I’ve been away from these teachings for many, many years and about 6 years ago, truly started finding freedom from some of those beliefs, but there are many that I don’t don’t even think about that still operate in my life because I forget they’re there. It’s almost refreshing to find out all these years later. It validates all of the feelings of discomfort I had regarding some of the things we were taught to believe and experience. Not everything was 100% wrong or bad, so I’m sorting through some of that as well, but there were many unhealthy things that caused more damage to an already broken person. There was definitely spiritual abuse. (Not physical in anyway in my case; however there was absolutely a misuse of power over minors and vulnerable people.) That I knew even before I knew that the teachings were misled. Add that to our home-life drama and man, you’ve got yourself a pretty interesting cocktail.

But even through all of that, God remained faithful. He has always been real and alive in my life. And despite the CRAZY things I have seen in the church, of which this post hardly scratches the surface, I still deeply value the church community. Sure, it looks different for me today. I’ve been in different types of churches since then and I do not put all of my trust in church leaders. Most importantly I am different. I’m finally realizing that I’m a grown woman and I’m learning to trust myself to make decisions. This is recent and it hasn’t been easy, but the growth is beautiful.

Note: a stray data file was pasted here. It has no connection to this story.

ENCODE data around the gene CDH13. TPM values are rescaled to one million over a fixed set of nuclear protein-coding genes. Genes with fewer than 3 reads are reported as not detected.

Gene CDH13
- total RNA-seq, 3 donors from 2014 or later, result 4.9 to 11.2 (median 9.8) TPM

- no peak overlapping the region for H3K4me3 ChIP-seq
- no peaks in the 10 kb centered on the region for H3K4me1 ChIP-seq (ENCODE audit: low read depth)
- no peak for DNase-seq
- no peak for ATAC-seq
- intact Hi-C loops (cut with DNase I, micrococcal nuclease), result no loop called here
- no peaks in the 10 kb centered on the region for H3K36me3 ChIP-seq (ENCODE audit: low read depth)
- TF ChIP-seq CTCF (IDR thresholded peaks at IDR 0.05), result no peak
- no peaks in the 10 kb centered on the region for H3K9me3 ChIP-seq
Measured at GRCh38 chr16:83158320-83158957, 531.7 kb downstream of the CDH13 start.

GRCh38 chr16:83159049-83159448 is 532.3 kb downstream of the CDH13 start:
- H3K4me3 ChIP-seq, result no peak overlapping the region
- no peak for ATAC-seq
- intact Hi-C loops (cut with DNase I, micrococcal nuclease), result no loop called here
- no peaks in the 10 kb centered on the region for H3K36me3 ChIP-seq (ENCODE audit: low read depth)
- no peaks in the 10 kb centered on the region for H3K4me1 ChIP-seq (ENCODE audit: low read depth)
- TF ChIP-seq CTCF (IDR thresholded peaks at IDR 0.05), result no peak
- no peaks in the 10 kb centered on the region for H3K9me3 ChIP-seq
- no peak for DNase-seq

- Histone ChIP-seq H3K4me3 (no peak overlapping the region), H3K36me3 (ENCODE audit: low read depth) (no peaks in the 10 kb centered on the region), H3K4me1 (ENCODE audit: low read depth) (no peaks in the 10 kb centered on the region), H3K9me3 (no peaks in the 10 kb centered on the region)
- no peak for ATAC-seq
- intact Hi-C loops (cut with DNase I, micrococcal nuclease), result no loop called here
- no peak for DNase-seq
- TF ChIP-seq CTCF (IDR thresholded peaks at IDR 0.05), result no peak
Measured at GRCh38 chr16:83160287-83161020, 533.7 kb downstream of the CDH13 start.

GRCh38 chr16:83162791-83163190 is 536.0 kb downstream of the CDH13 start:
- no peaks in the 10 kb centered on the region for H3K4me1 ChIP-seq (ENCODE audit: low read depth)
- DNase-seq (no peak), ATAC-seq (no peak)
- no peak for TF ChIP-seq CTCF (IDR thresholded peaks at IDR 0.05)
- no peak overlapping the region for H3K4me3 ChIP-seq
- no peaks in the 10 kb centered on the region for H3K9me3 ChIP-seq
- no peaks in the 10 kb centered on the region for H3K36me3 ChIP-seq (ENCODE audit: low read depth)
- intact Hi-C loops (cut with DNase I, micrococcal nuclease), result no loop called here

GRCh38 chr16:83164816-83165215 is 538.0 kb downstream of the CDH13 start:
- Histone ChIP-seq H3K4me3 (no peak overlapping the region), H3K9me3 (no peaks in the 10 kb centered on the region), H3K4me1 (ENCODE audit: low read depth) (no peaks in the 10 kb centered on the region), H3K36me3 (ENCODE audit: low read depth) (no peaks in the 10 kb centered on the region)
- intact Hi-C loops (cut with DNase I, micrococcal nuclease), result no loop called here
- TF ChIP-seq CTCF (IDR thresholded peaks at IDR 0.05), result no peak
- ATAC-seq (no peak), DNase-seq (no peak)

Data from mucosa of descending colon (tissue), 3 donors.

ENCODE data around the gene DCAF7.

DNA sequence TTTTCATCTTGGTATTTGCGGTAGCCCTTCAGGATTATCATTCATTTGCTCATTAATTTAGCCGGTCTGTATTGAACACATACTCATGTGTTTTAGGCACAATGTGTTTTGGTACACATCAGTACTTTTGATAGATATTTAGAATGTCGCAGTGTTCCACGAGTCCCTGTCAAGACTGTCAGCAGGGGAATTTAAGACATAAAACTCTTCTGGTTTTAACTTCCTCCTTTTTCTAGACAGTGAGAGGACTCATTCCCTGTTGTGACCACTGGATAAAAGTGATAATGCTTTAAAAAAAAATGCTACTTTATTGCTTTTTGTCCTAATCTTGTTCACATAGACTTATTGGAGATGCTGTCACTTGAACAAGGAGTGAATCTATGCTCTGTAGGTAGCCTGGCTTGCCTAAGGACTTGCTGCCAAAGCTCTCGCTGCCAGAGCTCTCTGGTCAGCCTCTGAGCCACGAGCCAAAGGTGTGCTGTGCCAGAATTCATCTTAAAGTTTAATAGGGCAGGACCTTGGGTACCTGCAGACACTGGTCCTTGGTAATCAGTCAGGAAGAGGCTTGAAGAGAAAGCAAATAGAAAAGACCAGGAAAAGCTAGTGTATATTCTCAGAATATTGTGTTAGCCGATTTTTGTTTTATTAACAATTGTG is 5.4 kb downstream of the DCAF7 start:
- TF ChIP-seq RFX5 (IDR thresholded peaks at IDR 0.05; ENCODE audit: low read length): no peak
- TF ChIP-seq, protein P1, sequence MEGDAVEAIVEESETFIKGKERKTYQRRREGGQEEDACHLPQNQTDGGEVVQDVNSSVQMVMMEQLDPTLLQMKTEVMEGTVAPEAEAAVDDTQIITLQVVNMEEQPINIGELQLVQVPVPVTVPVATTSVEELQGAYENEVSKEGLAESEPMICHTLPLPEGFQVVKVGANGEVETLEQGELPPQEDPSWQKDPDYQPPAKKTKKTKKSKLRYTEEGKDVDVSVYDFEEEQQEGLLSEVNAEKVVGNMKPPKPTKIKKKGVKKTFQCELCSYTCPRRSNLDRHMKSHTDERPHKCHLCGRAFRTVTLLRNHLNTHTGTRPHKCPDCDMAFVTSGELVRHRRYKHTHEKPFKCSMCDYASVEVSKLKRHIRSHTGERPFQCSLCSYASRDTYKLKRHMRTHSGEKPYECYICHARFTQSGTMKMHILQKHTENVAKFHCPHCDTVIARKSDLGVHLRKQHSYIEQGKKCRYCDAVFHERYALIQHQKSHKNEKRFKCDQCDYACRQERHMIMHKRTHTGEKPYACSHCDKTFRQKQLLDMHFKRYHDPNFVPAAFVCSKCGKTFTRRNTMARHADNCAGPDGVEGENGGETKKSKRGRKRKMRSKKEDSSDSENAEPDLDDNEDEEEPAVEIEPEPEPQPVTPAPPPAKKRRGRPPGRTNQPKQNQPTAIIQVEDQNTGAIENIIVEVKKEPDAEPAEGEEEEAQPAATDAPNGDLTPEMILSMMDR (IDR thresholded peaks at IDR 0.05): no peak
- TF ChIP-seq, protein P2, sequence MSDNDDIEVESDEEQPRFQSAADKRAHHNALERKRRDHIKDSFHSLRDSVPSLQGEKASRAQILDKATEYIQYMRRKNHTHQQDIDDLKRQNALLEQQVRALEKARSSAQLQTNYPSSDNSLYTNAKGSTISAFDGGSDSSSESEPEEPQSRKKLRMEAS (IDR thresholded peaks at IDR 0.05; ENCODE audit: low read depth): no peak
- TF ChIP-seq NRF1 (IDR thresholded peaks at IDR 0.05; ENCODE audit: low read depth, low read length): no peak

To summarize:

God has never changed and is still good.

People are people and really can’t bear the weight of all of our trust and devotion.

And Freedom is an amazing journey

What’s your story?

4 responses to “Free Indeed”

  1. This is so good! I was thinking about reading Jinger’s book simply because I *did* follow them on TV and even after I still followed their family a bit. I love seeing your posts of hope and freedom and look forward to more. 🙂

    Liked by 1 person

    1. Aw! Thanks so much for being a faithful follower. ❤️ It means a lot. That’s why I started this blog, to share this wonderful journey. I truly appreciate the feedback. 🙂

      And I recommend the book!

      Liked by 1 person

  2. I’ve been following your blog a short while now, as I feel a commonality with some of your experiences. As a child, I was in the WELS ( a Lutheran Synod) church AND it’s private school until 8th grade. It was very separatist. My dog was an alcoholic. He divorced my mom (who’s super religious and faithful). Therefore, he was excommunicated. Just the thought of those words made me feel like an outcast. Very confusing times. We parted from that church at my age of 15. I am glad you escaped from your judgmental, limiting denomination as well!

    Liked by 1 person

    1. Thank you for sharing your experiences. I hope you’ve been able to find freedom and your healing place as well. 😉 I know it can be hard.

      Liked by 1 person